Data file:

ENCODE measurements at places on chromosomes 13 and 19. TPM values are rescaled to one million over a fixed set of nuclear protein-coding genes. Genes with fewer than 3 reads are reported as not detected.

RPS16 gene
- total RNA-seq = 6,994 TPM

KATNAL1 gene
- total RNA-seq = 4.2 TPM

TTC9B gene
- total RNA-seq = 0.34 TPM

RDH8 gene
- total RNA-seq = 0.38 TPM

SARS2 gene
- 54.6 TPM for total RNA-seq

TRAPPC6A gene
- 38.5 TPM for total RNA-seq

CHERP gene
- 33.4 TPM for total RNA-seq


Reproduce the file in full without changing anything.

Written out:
ENCODE measurements at places on chromosomes 13 and 19. TPM values are rescaled to one million over a fixed set of nuclear protein-coding genes. Genes with fewer than 3 reads are reported as not detected.

RPS16 gene
- total RNA-seq = 6,994 TPM

KATNAL1 gene
- total RNA-seq = 4.2 TPM

TTC9B gene
- total RNA-seq = 0.34 TPM

RDH8 gene
- total RNA-seq = 0.38 TPM

SARS2 gene
- 54.6 TPM for total RNA-seq

TRAPPC6A gene
- 38.5 TPM for total RNA-seq

CHERP gene
- 33.4 TPM for total RNA-seq